Showing posts from April, 2013

Red-necked Phalarope on Dune Road, Hampton Bays

I had a conversation with Peter Polshek this morning about birds we've being seeing and, of course, birds we hope to see. At some point in the conversation I said, "I'd like to find a Red-necked Phalarope today" while reminiscing of last year's Mecox bird.

I had plans to meet friend Bruce Horwith and his brother Michael, who was in from Colorado, for a morning of birding in the Dune Road area. We started off at Road K. The tide was low and still receding and the flats were well exposed. Many usual suspects were in sight like Dunlin, Piping Plover, Black-bellied Plover and my first of season Willets. Moving on to Shinnecock Inlet, where we saw hundreds of mixed scoters stacked along the shoreline, some in flight, occupying much of the offshore action.

We doubled back to Dune Road and noted some nice flats exposed on the bay side across from Road L. We scoped across to the distant flats but it took some time to figure out that there was Red-necked Phalarope, tucke…

Yellow-throated Warblers on Long Island

The Yellow-throated Warbler, Dendroica dominica, is the most handsome of its tribe. This is of course my own opinion and I've long debated which Dendroica might win the prize. The Dendroica genus undoubtedly contains an array of spectacular looking wood warblers. Blackburnian once held the number 1 spot, then Cerulean. But now I am convinced that the Yellow-throated Warbler is the most striking of them all.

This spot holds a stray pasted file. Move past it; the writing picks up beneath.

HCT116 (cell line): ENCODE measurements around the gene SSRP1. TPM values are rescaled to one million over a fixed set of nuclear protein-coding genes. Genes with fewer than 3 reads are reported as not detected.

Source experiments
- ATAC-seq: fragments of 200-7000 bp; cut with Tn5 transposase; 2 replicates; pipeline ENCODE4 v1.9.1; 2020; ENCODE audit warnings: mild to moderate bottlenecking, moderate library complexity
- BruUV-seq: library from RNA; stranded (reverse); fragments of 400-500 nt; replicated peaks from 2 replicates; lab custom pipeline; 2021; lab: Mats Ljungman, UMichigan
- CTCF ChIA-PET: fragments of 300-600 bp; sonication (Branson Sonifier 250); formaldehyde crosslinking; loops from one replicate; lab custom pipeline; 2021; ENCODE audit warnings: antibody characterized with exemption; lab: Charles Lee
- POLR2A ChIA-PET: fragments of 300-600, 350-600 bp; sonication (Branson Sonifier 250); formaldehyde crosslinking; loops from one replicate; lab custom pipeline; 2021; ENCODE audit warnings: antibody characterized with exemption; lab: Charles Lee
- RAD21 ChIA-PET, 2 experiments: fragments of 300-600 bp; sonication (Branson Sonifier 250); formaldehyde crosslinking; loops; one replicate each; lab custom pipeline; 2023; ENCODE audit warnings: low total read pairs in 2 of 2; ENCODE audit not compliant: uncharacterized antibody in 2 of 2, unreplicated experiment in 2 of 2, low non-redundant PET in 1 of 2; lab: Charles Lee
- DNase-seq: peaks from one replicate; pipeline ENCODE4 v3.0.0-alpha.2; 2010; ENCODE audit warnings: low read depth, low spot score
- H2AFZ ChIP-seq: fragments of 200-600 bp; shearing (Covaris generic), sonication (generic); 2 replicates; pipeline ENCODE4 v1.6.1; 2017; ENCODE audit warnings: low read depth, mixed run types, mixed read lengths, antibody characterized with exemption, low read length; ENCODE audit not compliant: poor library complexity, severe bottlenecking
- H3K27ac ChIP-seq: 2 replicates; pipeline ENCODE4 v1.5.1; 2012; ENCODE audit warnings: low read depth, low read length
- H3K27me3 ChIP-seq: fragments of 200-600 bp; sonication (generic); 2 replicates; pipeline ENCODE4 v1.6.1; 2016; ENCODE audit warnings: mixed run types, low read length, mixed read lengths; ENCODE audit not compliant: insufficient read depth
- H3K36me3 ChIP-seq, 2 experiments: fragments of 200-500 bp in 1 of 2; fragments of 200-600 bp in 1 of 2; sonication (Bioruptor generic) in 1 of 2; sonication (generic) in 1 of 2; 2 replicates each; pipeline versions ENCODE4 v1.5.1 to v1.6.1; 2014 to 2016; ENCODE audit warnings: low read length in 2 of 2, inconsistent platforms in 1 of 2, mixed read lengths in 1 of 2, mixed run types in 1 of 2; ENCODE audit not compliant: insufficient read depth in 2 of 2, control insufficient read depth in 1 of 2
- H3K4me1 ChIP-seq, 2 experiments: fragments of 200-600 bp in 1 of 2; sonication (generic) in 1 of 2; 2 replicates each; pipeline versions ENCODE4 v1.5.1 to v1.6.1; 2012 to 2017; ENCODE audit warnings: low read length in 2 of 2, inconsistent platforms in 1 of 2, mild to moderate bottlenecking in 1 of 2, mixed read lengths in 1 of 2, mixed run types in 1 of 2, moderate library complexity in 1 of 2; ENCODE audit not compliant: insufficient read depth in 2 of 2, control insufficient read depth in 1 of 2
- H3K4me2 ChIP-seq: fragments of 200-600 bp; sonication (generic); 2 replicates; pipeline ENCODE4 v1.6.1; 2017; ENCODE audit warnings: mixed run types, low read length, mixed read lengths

Their name suits them quite well. They have a bright yellow throat that extends down the upper chest in an almost "bib-like" fashion. Notice the black face pattern that strongly contrasts with, and outlines, the upper yellow throat area. This, combined with slaty gray upper parts and some black flank streaking, makes for a great looking bird. 

Yellow-throated Warblers are still an uncommon sight on Long Island and in New York. Much of their breeding range is south and west of New York within New Jersey and Pennsylvania, where two known populations breed. The nominate,…

Black Brant at Timber Point Country Club

I was on my way home from work this evening and decided to follow up on Pat Lindsay's reported Black Brant from yesterday. Pat had a single Black Brant among a flock of about 35 Pale-bellied (Atlantic) Brant at Hecksher State Park early yesterday afternoon. Well it just so happened that I as at Hecksher State Park yesterday morning and likely saw the same flock of Brant at a distance. I birded my way over to flock but they were gone. They warm Spring day had the park crawling with recreational activity and the birds eventually took off. "Oh well, they were probably all Pale-bellieds." Of course, a couple hours later the post came in about Pat's Black Brant, Branta bernicla nigricans.

I have yet to see this Pacific Coast subspecies and usually take the time to detail for them. Needless to say I was anxious to get back to Hecksher. I shot over right after the post but the Brant were gone and the rest of my day was filled with Easter plans. So as I was saying, I decide…